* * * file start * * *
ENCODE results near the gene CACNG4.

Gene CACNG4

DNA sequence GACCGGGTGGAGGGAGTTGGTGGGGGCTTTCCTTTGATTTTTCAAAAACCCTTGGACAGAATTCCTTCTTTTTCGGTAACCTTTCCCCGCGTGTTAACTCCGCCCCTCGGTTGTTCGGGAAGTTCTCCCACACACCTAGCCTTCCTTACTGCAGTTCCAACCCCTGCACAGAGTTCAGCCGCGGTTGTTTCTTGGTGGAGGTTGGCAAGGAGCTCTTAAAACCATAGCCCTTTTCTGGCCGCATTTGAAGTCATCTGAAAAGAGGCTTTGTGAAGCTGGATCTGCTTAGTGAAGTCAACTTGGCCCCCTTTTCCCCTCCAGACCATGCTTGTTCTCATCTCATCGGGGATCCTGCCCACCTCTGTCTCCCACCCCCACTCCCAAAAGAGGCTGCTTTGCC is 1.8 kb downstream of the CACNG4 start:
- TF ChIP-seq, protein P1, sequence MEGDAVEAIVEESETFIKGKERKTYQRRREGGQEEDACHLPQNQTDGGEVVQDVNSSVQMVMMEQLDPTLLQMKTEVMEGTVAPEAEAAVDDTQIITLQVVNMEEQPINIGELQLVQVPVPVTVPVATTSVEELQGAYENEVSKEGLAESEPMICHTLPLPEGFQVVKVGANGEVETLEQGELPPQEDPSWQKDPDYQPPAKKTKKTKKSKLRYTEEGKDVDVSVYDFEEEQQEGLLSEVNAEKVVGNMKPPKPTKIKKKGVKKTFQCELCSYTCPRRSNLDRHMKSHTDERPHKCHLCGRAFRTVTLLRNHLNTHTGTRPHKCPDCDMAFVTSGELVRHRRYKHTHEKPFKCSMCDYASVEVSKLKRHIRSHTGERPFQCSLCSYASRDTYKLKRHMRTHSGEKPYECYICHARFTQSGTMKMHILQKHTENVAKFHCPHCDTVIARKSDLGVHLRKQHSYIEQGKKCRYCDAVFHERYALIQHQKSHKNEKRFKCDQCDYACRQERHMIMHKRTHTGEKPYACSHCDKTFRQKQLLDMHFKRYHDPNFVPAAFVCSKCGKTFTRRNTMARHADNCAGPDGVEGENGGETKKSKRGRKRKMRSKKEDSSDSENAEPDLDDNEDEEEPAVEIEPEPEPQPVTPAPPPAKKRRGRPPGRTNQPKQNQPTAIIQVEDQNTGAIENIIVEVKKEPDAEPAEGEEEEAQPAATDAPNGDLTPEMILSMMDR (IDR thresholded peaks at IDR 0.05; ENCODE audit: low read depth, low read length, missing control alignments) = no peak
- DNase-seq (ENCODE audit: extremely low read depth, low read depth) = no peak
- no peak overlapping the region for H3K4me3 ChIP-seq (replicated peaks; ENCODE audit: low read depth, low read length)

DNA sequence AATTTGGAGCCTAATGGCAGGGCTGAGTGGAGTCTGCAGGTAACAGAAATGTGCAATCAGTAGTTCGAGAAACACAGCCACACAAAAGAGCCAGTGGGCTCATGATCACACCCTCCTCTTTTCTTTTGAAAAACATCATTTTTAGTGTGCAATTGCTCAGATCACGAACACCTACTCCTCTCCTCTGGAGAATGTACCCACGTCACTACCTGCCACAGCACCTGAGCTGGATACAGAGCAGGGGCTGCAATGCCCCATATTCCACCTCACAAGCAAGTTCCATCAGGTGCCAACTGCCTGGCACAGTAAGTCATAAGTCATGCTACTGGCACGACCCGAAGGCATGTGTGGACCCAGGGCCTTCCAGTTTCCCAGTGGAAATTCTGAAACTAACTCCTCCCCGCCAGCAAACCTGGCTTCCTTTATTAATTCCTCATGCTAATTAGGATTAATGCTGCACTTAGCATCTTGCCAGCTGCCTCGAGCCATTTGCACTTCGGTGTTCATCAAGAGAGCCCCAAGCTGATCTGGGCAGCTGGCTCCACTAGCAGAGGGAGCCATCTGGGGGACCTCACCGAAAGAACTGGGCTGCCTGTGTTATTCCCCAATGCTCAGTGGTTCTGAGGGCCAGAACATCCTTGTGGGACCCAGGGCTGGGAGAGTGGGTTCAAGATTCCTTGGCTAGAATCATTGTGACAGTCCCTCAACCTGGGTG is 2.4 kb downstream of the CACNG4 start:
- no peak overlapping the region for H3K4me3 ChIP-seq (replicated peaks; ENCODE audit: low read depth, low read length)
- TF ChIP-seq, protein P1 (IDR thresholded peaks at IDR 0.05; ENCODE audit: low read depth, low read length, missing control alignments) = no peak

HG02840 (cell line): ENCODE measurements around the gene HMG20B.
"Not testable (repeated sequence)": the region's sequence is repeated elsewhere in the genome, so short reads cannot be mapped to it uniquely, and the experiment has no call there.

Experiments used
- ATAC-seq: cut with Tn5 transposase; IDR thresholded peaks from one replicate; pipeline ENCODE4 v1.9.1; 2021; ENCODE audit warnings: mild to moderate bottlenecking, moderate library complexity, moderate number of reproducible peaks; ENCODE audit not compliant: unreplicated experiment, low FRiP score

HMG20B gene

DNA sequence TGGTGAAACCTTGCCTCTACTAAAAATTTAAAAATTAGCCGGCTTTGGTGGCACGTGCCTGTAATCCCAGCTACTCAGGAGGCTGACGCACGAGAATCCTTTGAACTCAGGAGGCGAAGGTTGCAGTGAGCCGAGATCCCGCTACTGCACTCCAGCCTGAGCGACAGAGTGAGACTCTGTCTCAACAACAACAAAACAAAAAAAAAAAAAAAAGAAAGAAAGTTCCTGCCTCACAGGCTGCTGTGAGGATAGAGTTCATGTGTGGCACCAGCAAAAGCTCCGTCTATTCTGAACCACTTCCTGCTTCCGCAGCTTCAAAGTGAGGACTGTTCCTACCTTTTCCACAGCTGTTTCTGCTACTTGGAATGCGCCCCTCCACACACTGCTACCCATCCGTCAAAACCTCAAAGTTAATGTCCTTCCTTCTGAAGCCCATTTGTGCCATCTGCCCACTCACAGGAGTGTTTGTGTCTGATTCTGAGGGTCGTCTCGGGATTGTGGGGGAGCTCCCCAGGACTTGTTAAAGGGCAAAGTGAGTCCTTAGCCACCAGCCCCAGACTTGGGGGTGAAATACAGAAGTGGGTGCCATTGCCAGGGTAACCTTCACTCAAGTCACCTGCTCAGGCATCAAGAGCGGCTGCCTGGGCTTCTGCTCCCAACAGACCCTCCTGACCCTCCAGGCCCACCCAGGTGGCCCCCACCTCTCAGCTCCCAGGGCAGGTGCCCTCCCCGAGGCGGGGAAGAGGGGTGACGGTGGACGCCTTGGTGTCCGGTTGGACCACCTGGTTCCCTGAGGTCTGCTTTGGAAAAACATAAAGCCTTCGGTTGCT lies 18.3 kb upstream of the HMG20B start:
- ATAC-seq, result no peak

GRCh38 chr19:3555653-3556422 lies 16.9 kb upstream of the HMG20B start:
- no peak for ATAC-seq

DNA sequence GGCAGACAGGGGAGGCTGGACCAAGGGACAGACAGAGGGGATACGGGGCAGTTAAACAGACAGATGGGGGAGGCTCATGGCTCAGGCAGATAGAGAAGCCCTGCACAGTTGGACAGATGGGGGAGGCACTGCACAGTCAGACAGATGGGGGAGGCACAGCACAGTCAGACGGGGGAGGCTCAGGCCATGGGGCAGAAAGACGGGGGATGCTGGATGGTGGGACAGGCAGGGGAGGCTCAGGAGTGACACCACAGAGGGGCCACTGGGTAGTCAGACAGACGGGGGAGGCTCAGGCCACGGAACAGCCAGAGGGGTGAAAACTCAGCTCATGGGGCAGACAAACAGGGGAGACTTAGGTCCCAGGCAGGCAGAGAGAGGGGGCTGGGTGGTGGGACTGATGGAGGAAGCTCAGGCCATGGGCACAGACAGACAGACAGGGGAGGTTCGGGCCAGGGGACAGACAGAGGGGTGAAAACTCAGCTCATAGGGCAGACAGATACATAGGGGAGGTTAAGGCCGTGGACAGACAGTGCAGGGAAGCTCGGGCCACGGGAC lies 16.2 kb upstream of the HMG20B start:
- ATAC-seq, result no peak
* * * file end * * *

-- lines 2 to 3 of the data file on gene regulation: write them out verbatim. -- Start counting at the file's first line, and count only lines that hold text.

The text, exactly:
Gene CACNG4

DNA sequence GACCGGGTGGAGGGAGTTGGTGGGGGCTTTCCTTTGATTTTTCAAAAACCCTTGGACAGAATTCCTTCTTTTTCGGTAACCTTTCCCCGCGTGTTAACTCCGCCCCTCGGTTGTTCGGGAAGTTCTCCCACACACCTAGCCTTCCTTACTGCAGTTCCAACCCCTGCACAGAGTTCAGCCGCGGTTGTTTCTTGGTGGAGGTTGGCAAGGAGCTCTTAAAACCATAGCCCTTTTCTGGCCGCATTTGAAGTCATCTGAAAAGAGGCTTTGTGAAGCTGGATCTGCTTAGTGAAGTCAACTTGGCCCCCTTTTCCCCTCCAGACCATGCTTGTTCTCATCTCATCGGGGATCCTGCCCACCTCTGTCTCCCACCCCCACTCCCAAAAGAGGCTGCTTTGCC is 1.8 kb downstream of the CACNG4 start: